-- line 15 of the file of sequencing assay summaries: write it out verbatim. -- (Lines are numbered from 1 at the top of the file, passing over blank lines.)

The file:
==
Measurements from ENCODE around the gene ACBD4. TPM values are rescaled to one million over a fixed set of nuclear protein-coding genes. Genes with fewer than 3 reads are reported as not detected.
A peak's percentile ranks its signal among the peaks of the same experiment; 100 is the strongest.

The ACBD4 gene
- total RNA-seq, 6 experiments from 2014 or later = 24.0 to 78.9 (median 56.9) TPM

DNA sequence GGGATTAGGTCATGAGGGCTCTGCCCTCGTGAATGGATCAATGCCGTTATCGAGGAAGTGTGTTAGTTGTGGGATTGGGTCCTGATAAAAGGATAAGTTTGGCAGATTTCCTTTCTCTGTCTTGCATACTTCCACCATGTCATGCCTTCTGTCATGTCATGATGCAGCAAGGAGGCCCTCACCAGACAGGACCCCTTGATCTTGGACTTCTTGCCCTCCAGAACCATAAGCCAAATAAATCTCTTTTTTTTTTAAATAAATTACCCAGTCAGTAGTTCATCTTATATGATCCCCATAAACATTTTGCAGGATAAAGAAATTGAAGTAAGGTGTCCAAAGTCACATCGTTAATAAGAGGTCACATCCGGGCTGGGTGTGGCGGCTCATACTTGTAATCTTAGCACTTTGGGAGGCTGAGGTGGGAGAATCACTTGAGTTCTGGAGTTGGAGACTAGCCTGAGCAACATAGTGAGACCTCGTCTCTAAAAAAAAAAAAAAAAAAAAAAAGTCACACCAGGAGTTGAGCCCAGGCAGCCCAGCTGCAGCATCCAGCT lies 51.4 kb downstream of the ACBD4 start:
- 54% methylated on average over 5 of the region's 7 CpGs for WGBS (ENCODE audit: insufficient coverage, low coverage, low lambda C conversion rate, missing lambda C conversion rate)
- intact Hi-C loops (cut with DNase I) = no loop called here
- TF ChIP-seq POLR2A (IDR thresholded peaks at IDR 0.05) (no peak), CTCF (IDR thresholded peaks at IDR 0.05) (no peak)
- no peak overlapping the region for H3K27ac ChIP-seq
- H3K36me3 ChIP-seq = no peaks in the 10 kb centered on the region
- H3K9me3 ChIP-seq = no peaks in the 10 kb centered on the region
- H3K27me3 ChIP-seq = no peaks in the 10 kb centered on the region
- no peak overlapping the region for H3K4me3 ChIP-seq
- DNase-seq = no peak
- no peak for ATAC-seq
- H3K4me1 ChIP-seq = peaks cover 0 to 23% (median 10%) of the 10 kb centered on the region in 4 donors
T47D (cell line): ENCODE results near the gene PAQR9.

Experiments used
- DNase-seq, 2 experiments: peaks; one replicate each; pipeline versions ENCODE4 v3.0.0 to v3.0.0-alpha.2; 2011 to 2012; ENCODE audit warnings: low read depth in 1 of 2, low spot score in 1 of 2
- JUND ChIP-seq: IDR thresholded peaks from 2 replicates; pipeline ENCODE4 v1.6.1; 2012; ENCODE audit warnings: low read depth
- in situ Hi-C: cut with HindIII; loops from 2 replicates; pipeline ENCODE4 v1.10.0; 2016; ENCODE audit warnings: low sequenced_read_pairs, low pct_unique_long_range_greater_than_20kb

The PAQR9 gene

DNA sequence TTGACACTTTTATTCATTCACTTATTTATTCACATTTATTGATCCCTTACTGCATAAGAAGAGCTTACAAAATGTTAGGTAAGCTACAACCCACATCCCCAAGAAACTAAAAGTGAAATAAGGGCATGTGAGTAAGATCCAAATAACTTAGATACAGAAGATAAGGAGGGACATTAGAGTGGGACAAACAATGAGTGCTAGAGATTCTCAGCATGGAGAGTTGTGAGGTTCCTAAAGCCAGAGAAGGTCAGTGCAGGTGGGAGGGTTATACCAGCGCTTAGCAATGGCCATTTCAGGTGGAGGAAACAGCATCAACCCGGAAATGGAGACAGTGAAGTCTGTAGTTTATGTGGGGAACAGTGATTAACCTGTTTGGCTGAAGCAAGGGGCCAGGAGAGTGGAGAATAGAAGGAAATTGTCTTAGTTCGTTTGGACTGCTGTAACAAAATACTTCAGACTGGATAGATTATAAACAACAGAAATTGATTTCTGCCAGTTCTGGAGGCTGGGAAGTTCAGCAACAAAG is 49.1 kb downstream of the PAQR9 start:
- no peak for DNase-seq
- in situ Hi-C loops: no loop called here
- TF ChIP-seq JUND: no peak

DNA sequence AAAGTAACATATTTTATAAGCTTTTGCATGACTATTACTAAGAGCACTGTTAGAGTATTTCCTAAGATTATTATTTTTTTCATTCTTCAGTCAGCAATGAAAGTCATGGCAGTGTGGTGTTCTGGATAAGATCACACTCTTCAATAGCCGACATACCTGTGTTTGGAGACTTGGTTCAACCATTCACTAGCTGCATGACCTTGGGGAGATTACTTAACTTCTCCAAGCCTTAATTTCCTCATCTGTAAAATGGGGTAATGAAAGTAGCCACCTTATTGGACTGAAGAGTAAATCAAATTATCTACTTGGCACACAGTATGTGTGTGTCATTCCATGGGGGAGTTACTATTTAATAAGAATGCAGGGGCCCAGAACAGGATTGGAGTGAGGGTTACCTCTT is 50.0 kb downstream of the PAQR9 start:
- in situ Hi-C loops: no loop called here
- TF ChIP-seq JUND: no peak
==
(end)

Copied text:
- no peak for ATAC-seq